Friday, April 10, 2009

Velvet Spice Cake

So I realized the other day that it was rather selfish of me to rave about our velvet spice cake recipe and then fail, yes fail, to post the actual recipe. What's more, my lovely mother-in-law asked for the recipe and I failed (again!) to send it to her. Ohhh, bad daughter-in-law. And now she's off on a lovely tropical vacation for the next week. Really, really bad. I realized all of this while I was contentedly munching a lovely velvet spicecake cupcake with yummy chocolate frosting. Here I was: enjoying the fruits of my labor while cruelly denying you the loveliness of this recipe. Selfish. I am so sorry.
Frankly, I was worried that I was going to get sued by the lovely people over at the Joy of Cooking for publishing one of their copyrighted recipes. I don't really want to be sued. But then, and here you can see how my rudimentary thought process is, I thought: "Hey, they won't sue me. They'll be so impressed by how much I love this recipe and how I inspire everyone out there to go BUY THE BOOK because this is such a great recipe that everyone will want to enjoy lots more similarly fabulous recipes that can be found within the covers". Yes, that's it exactly. So: A) Buy the Book and B) Lovely Joy of Cooking people, if you'd ever like to pay someone (eh, ME) to promote your book, don't hesitate to contact me and C) if you're offended that I published your truly fabulous, awesome, and incredible velvet spice cake recipe, please let me know and I will remove this post immediately. Please don't sue me. Really.
Did I mention that we love this recipe so much that we used it as our wedding cake? Yeah, see. A truly touching story. You would be downright cruel to sue such a devoted fan.
Ok, enough. Without further ado:

Velvet Spice Cake

"This cake is well named, as it has a very delicate consistency. Its flavor is unequaled in spice cakes"

Sift: 1 1/2 cups sugarBeat until soft:
3/4 cup butter
Add the sifted sugar gradually. Blend these ingredients until they are very light and creamy. Beat in:
3 egg yolksSift before measuring:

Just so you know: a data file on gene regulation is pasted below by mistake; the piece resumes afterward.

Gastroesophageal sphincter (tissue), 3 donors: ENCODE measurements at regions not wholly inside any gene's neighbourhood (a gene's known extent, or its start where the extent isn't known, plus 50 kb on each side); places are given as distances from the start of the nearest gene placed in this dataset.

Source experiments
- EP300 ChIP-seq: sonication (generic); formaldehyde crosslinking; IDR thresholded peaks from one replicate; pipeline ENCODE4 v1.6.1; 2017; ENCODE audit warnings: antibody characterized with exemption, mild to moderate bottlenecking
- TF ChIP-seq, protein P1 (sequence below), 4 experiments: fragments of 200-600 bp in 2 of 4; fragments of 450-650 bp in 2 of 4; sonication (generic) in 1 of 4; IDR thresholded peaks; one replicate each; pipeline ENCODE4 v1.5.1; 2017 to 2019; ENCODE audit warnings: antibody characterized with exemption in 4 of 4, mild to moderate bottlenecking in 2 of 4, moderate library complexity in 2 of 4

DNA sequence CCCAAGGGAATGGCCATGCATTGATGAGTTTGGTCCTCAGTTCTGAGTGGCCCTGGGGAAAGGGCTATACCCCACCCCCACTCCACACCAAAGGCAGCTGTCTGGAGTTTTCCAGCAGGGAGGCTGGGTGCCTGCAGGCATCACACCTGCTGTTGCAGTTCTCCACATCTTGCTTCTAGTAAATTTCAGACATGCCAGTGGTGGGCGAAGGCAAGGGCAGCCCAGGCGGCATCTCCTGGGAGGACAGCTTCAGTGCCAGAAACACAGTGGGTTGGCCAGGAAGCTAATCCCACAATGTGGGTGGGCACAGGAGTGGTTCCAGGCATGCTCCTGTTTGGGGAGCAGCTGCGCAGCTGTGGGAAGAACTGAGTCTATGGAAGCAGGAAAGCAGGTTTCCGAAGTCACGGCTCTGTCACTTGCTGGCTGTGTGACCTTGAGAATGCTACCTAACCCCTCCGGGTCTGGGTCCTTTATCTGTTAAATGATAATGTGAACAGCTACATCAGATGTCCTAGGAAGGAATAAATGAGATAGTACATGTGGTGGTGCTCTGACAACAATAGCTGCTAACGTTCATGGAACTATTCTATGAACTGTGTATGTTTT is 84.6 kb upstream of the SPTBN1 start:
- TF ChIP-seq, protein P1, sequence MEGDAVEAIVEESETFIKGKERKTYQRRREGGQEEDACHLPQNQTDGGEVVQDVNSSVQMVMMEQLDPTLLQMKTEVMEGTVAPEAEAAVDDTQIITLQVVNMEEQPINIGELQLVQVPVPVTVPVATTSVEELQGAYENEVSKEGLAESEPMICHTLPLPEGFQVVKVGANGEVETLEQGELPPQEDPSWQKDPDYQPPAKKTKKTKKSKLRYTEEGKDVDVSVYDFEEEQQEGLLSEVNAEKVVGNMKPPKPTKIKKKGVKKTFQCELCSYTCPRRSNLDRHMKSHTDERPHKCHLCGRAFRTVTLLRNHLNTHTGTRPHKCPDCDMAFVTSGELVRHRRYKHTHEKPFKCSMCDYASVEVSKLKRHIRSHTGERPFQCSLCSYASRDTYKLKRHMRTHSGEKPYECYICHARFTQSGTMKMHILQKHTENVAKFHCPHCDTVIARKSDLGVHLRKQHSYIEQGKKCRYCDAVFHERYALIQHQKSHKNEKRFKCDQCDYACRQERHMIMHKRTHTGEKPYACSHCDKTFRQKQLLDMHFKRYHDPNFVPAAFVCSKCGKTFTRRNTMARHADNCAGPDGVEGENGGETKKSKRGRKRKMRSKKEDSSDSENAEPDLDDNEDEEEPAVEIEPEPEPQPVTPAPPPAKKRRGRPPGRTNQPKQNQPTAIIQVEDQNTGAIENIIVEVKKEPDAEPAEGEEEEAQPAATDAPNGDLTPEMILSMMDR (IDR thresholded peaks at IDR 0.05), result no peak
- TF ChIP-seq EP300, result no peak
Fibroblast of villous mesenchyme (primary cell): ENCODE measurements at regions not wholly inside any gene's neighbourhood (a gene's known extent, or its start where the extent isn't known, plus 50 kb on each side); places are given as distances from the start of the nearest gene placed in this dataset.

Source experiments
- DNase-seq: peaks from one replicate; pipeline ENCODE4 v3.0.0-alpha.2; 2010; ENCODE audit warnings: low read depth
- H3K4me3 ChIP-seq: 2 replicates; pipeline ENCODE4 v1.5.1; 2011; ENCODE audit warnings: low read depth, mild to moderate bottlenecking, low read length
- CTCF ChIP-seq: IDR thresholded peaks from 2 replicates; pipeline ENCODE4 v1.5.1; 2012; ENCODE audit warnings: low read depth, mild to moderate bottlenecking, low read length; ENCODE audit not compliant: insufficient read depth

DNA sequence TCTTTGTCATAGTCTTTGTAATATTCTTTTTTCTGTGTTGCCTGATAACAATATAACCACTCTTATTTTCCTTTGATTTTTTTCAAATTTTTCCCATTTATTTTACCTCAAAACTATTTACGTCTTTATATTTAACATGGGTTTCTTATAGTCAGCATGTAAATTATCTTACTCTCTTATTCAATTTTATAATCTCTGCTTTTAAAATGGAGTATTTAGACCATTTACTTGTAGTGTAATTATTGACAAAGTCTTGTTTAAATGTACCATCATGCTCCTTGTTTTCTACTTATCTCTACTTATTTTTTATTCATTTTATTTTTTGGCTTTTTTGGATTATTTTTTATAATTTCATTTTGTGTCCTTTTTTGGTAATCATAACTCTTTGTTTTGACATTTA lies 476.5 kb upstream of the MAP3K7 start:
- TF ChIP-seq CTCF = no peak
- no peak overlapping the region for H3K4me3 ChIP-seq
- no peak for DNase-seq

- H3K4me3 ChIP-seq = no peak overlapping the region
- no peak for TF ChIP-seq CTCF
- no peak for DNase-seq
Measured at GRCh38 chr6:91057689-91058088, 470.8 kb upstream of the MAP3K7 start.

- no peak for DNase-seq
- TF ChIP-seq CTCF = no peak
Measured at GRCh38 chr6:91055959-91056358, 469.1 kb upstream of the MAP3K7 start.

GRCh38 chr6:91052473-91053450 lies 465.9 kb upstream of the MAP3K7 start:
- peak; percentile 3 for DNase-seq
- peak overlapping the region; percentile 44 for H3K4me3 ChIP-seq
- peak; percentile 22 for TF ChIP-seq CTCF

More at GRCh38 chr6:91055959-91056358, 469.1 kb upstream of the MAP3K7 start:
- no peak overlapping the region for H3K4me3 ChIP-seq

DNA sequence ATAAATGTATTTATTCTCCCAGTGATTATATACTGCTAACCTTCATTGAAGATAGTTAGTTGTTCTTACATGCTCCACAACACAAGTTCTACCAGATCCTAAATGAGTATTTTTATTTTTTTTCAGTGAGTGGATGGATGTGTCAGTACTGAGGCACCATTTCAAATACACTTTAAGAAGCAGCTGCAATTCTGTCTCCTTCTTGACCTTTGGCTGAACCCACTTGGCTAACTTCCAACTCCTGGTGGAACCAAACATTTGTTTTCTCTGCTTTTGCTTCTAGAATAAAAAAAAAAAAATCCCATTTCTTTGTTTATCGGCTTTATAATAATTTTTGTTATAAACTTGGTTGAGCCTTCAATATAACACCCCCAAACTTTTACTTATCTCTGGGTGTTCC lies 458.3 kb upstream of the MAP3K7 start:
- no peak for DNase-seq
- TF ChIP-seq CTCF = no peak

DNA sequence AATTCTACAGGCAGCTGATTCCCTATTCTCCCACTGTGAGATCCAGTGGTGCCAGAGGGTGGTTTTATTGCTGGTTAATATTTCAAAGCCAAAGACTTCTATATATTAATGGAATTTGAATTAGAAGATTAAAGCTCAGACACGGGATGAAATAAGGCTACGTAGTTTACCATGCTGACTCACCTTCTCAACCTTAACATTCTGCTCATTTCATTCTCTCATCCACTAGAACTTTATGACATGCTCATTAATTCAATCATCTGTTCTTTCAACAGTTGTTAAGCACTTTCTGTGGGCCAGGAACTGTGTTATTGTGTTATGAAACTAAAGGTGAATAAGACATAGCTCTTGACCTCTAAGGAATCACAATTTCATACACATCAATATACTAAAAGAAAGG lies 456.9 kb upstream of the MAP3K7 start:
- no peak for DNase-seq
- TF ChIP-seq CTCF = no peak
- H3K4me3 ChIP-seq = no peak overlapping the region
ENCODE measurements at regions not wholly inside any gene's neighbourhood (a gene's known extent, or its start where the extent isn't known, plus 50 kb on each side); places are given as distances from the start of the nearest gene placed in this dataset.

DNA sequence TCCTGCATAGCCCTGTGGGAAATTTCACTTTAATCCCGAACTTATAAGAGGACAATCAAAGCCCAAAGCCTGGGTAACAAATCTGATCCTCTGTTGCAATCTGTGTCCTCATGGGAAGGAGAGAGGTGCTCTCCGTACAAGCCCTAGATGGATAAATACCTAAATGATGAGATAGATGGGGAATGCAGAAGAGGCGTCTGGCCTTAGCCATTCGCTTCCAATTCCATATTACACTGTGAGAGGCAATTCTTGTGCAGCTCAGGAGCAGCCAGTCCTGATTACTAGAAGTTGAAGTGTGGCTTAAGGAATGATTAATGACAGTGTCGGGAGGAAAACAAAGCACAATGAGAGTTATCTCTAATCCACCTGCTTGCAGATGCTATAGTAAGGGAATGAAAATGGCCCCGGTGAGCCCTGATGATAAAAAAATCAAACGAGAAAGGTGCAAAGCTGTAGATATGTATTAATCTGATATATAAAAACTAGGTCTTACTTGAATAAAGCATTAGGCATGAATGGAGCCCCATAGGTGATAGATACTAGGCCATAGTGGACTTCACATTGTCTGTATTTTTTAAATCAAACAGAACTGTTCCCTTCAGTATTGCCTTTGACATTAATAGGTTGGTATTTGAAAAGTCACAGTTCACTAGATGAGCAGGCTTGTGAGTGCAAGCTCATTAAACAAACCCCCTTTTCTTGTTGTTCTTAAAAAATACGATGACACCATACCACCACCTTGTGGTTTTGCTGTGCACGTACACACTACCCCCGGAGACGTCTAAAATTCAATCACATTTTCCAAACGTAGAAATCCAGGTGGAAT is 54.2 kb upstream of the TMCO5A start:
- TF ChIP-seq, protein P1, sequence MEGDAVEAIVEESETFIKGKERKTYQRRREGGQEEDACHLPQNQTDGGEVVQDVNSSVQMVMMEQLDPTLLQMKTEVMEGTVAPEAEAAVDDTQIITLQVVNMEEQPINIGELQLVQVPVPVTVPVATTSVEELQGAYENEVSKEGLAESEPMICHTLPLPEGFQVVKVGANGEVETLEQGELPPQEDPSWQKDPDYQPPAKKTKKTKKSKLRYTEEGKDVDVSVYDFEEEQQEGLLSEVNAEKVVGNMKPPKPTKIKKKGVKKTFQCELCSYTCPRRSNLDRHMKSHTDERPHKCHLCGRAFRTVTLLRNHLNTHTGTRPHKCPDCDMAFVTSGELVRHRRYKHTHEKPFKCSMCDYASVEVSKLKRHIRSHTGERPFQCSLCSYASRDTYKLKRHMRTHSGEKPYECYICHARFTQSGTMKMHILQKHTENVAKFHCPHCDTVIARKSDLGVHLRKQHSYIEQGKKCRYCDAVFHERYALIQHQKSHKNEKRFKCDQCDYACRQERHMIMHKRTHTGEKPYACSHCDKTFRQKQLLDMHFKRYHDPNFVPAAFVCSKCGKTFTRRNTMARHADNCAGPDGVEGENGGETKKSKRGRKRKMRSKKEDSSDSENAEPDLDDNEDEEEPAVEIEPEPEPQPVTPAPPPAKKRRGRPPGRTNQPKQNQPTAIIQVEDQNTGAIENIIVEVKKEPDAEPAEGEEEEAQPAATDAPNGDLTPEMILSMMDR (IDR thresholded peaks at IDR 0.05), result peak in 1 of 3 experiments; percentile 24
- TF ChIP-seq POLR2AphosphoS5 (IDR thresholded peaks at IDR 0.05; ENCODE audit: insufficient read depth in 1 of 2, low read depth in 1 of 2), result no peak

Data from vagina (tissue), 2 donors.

2 cups cake flour (we always use regular flour)
Resift twice with:
1 teaspoon baking powder
1/2 teaspoon baking soda
1 teaspoon freshly grated nutmeg
1 teaspoon cinnamon
1/2 teaspoon cloves
1/2 teaspoon salt
If the sour milk is very acid, add an extra 1/2 teaspoon soda. Add the sifted ingredients to the butter mixture in 3 parts alternating with thirds of
7/8 cup of sour milk or buttermilk (Sonja here: my mom uses 1/2 regular milk and 1/2 plain, non-fat yogurt. It makes for a very moist cake)Beat the batter after each addition until it is smooth. Whip until stiff but not dry:
3 egg whites
Fold the egg whites lightly into the cake batter. Bake the cake in a greased 9 inch tube pan in a moderate oven at 350 degrees for 1 hour or more. (Sonja here: I have no idea what a tube pan is. I bake this cake in regular cake pans, glass square pans, metal bundt pans, cupcake pans, etc)
Another note: don't skimp on icing. Use a good one. Chocolate works well as does a light lemon icing. Don't even think about covering this delicious cake with crappy fondant.


  1. Hey Sonja! I've been loving your blog! It's been slowly encouraging me to revisit my own, long-abandoned blog :-) Anyway, just a note from a friendly librarian: recipes are not subject to the same copyright restrictions as literature, or more "creative" works. Basically, ingredient lists are not copyrightable at all, but "substantial" instructions are: My educated but unofficial opinion is that you're fine, especially since you cited your source. So keep writing and by all means keep baking ;-)

  2. Wonderful, thank you so much, Allie. Nice to know we have a trusty librarian to help us out once it a while!:)

  3. Like you, I love, love, love this recipe, exactly as it’s written!

    When I gave up wheat (gluten) flour, I thought my days of enjoying this delightful treat had come to an end. However, I’ve recently made it with Bob’s Red Mill 1-1 Baking Flour and it’s delicious - it rivals cake made with gluten flour.

    As it’s a different flour, with a different absorption rate of liquids and fats, I altered the recipe, using 4 eggs, and 1 cup of buttermilk. Because gluten-free flour has no gluten (duh!), beating the batter longer doesn’t make the cake tough - in fact, it adds air and makes it lighter.

    Thanks for posting the recipe. My copy of the J of C is elsewhere, and I had such a hankering for this cake.

    (I have no association with Bob’s Red Mill, I’m just a grateful consumer.)